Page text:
Post-doc Researcher in Focus

Dr Suzi Richer tells us about her research


View of a traditional ‘boma’ (enclosure) on the plain near Engaruka in Tanzania.

As an environmental archaeologist, Suzi’s research covers a broad spectrum of past environmental change, how people used and made sense of the natural world in the past, and how these insights and interpretations are relevant in today’s world. In particular, she specialises in pollen analysis and transdisciplinary interpretations of past environment types, particularly woodlands (see Richer and Gearey, in press) and peatlands.



Suzi opening a core taken for pollen analysis at Shrawley Wood, Worcestershire.

Suzi is an alumnus of the Department of Archaeology, having completed both her undergraduate degree here in Archaeology and her PhD. Her thesis, ‘From pollen to people: The interaction between people and their environment in the mid-to-high altitudes of the Southern French Alps’, supervised by Dr Kevin Walsh, combined palaeoecological (primarily pollen analysis) and archaeological techniques to look at how people used alpine valleys and high-altitude pastures in the past. She has also worked at Worcestershire Archaeology as a Senior Environmental Archaeologist (pollen) and is currently the Publicity Officer for the Association for Environmental Archaeology.

In her current role, Suzi has been working on the Archaeology of Agricultural Resilience in Eastern Africa (PI Daryl Stump) project, at the sites of Engaruka, Tanzania and Konso, Ethiopia. Working with Director Paul Richardson, Suzi and others on the AAREA project, produced the film ‘Grains of Truth’, which highlights the team’s research at Engaruka.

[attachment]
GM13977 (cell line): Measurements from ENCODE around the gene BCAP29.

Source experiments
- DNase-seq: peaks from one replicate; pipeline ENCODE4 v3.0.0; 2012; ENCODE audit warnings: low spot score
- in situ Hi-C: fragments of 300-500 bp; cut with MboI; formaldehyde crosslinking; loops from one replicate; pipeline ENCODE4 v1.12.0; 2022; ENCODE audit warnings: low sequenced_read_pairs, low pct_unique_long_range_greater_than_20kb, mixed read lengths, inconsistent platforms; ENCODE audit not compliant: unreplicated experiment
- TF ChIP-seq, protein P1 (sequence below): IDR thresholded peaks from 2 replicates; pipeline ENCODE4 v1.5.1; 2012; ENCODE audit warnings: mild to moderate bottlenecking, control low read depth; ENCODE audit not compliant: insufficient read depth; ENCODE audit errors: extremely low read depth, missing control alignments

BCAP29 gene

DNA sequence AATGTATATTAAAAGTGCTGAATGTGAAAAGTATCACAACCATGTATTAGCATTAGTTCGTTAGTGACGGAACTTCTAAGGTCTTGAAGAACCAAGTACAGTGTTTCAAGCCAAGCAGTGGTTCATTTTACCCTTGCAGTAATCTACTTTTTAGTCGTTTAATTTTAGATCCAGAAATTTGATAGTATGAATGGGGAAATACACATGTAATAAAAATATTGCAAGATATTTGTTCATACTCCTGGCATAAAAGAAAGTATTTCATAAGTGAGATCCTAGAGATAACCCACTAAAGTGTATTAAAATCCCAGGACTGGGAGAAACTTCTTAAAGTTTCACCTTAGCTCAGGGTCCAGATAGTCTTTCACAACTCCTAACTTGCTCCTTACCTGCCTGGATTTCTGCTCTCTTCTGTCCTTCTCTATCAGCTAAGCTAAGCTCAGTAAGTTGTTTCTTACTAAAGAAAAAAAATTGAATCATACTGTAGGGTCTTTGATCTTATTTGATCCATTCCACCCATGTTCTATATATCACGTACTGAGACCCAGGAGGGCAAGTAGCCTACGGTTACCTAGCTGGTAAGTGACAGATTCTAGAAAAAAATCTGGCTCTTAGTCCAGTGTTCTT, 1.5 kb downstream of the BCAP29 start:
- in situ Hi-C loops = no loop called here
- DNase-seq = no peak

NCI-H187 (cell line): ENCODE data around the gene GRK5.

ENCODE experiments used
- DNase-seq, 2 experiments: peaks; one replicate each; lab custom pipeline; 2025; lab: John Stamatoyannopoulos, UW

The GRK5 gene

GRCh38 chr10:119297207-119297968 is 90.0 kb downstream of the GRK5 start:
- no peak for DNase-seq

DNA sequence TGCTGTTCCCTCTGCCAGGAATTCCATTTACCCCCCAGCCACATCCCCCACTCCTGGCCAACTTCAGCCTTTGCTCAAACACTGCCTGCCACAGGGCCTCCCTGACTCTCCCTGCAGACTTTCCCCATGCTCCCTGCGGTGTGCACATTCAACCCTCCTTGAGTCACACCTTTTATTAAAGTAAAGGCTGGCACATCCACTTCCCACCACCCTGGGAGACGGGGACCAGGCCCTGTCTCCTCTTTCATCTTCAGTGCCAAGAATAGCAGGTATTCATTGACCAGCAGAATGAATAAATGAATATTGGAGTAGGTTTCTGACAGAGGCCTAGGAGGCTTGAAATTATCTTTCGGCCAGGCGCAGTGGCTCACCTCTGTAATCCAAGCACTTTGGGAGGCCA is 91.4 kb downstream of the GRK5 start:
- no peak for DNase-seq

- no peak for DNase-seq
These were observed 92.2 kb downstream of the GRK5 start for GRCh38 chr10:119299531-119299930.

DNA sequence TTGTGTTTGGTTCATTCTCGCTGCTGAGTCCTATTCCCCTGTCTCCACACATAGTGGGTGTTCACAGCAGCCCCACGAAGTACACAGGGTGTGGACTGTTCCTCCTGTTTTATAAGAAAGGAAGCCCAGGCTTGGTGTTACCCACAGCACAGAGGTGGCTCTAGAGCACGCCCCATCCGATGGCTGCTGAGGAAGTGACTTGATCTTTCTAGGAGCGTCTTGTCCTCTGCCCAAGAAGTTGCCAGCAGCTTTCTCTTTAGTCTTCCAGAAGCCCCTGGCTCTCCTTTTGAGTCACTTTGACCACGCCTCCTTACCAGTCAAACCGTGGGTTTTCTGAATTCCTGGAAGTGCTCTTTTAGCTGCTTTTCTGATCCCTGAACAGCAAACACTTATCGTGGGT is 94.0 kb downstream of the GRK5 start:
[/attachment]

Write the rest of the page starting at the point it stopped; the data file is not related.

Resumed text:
Suzi has been engaging with other sectors to evaluate and establish the role that archaeological data can play in sustainability debates and its relevance to sectors and organisations beyond academia, particularly with NGOs and policy makers. This has included writing articles for other audiences - including policy briefs - and organising policy brief launches in Westminster and Brussels. The theme of relevance also figures strongly in Suzi’s other research interests, where she is currently exploring a multivocal approach to palaeoecology and the subsequent effects of this on interpretations (see Richer and Gearey, 2017).


Policy brief launch at the White Rose Brussels offices, left–right: Prof. Rob Marchant, University of York; Dr Suzi Richer, University of York; Bernard Rey, Deputy Head of Sector for Sustainable Agriculture at DG DEVCOHanna Saarinen, Investment in Agriculture Policy Advisor at Oxfam; and Dr Daryl Stump, University of York. (Photo: Dr Sarah Walshaw).

Dr Suzi Richer is Research Associate on the AAREA project in the Department of Archaeology and the Department of Environment and Geography at the University of York. Her time on the project is finishing in February 2018, but she will continue to be an Honorary Research Associate in the Department of Archaeology and will be focussing on her consultancy work.